IMPA has benefited by the devaluation of the Argentine peso, which has lost 70 percent of its value against the dollar since January, when the currency board that pegged the peso at par to the dollar for a decade was scrapped.
The company has also benefited from import substitution measures, the freezing of the rates charged for public services, and the drop in financial costs.
''We used to give payment deadlines of up to 120 days, which were expensive for us, but that doesn't exist anymore,'' said Murúa.
In his view, the factory could offer more jobs and better wages if the government designed a policy aimed at creating and maintaining genuine sources of jobs.
Local authorities in the city of Buenos Aires recently authorised the expropriation of two factories that had gone into liquidation. Workers at the two companies – a printing press and a factory that supplies ice cream parlours – which were abandoned by their owners, have organised themselves to keep the businesses going.
The legal decision permitted the temporary expropriation of the buildings and the permanent expropriation of the machinery.
Manuel Ruiz, a member of the cooperative that sells products to ice cream parlours, explained to IPS that the expropriation of the machinery went towards the back pay owed by the company.
''Our cooperative includes factory workers, shipping personnel, machinists, laboratory workers, and maintenance staff, but we all earn the same,'' said Ruiz. In 1999, the company had 90 employees, half of whom are now members of the cooperative.
The Unión y Fuerza foundation – the only cooperative that has the support of the Metalworkers' Union – expanded its personnel from 30 to 50 workers, who currently receive a monthly salary equivalent to 430 dollars.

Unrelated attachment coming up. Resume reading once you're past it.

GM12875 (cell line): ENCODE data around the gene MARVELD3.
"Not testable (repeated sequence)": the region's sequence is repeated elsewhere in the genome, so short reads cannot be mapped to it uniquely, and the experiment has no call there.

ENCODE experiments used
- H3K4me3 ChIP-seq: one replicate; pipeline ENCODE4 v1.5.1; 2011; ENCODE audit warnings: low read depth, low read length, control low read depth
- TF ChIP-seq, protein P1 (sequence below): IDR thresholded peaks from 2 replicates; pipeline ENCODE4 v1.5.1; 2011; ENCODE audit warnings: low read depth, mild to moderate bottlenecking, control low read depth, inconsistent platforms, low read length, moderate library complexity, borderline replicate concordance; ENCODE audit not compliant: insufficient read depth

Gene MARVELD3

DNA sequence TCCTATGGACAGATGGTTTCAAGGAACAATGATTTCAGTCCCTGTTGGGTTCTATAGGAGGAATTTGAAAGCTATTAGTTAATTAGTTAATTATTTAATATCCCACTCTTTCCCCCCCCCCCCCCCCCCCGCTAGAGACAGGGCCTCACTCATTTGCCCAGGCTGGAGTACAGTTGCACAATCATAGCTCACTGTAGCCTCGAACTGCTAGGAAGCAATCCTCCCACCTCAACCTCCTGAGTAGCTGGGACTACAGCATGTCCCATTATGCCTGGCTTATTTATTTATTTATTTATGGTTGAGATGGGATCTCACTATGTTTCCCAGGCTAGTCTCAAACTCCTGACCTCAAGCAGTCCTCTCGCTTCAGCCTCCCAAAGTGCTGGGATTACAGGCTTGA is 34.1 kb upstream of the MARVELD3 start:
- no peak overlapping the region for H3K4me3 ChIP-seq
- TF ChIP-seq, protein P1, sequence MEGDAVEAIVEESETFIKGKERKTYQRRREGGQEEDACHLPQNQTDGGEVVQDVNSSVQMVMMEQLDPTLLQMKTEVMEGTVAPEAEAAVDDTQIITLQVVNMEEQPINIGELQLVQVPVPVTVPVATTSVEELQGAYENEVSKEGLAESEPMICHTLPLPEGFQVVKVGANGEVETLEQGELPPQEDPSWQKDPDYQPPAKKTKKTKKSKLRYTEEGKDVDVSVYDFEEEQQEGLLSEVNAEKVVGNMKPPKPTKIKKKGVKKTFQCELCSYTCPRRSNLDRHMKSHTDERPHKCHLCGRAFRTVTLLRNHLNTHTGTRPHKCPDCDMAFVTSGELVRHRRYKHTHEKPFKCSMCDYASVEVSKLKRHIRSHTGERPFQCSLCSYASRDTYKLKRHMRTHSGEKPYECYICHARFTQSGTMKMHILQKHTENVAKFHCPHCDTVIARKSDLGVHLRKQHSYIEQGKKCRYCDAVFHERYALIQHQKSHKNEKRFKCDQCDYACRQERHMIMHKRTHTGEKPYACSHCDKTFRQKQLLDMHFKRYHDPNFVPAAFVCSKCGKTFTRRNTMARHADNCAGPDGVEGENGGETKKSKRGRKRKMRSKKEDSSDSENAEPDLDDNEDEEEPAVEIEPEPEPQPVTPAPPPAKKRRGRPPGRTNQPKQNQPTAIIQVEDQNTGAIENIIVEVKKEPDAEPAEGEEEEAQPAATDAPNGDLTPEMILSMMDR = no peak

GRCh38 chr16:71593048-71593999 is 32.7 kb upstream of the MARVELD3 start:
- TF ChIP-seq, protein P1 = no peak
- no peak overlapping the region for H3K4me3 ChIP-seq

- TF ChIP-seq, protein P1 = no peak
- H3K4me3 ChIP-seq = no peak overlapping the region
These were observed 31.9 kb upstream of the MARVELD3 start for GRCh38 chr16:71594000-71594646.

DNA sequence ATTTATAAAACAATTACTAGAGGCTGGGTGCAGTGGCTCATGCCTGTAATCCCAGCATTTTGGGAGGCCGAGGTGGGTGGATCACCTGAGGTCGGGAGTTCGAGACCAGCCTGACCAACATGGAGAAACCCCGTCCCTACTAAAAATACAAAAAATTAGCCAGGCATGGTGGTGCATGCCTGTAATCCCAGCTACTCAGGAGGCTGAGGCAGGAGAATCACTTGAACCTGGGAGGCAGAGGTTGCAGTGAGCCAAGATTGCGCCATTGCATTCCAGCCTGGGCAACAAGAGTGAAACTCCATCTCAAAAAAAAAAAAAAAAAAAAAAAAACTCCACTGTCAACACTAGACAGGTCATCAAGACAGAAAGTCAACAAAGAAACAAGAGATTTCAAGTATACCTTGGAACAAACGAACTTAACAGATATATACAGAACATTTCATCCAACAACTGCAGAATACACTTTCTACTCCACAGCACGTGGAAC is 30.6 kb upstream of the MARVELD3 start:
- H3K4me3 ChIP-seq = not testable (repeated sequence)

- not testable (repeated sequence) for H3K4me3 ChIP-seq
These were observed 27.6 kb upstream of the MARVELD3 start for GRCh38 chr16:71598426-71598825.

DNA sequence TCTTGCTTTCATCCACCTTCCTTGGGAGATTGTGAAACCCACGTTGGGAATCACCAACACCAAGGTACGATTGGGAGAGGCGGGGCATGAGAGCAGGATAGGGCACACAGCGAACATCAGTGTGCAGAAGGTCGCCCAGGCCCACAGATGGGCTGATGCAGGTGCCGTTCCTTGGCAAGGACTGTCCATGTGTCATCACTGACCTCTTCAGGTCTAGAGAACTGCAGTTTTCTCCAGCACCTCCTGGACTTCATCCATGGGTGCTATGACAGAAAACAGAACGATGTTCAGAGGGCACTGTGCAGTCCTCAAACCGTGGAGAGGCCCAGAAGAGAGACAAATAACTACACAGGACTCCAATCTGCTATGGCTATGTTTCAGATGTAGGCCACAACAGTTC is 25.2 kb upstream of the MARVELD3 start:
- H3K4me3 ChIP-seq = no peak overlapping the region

The Zanello tractor factory, meanwhile, grew from 60 to 240 workers this year, mainly because it benefited from the crash of the peso.
The Frigorífico Yaguané meat-packing plant underwent a similar, although slower, process. After operating as a cooperative for three years, it now has 500 employees and is one of the country's three top cold-storage plants.
The workers earn good wages, and take home six kgs of beef – a staple of the Argentine diet – every week.
But things were not easy at first. For almost a year, the workers occupied the empty factory, before slowly setting up a cooperative, after which they once again began to receive livestock for slaughter, and paid off the company's debts in utilities and salaries.
Yaguané now has a turnover of 285,000 dollars a year and exports beef to markets in the European Union.
Murúa described the cooperatives as ''a new form of struggle by workers, who have watched as their rights have gradually been lost, and have searched for ways to resist, to defend themselves, to avoid falling into the ranks of the permanent unemployed.''
But ''we are also interested in demonstrating that workers can run a company, and do it well,'' he added.
The country's trade unions have stayed on the sidelines. ''There is not much comprehension of the phenomenon, but we know that the unions are using it as a tool for negotiating with the owners, because in the past business owners who were under pressure could threaten to declare bankruptcy, and now they know that is no longer a threat,'' he said.
Although trade union officials do not back the cooperatives, they have not taken any action against them either, said Murúa.
''Once the businesses fall into crisis and stop paying their dues to the trade unions and their health services, the leaders start to wash their hands of the workers' problems,'' he said.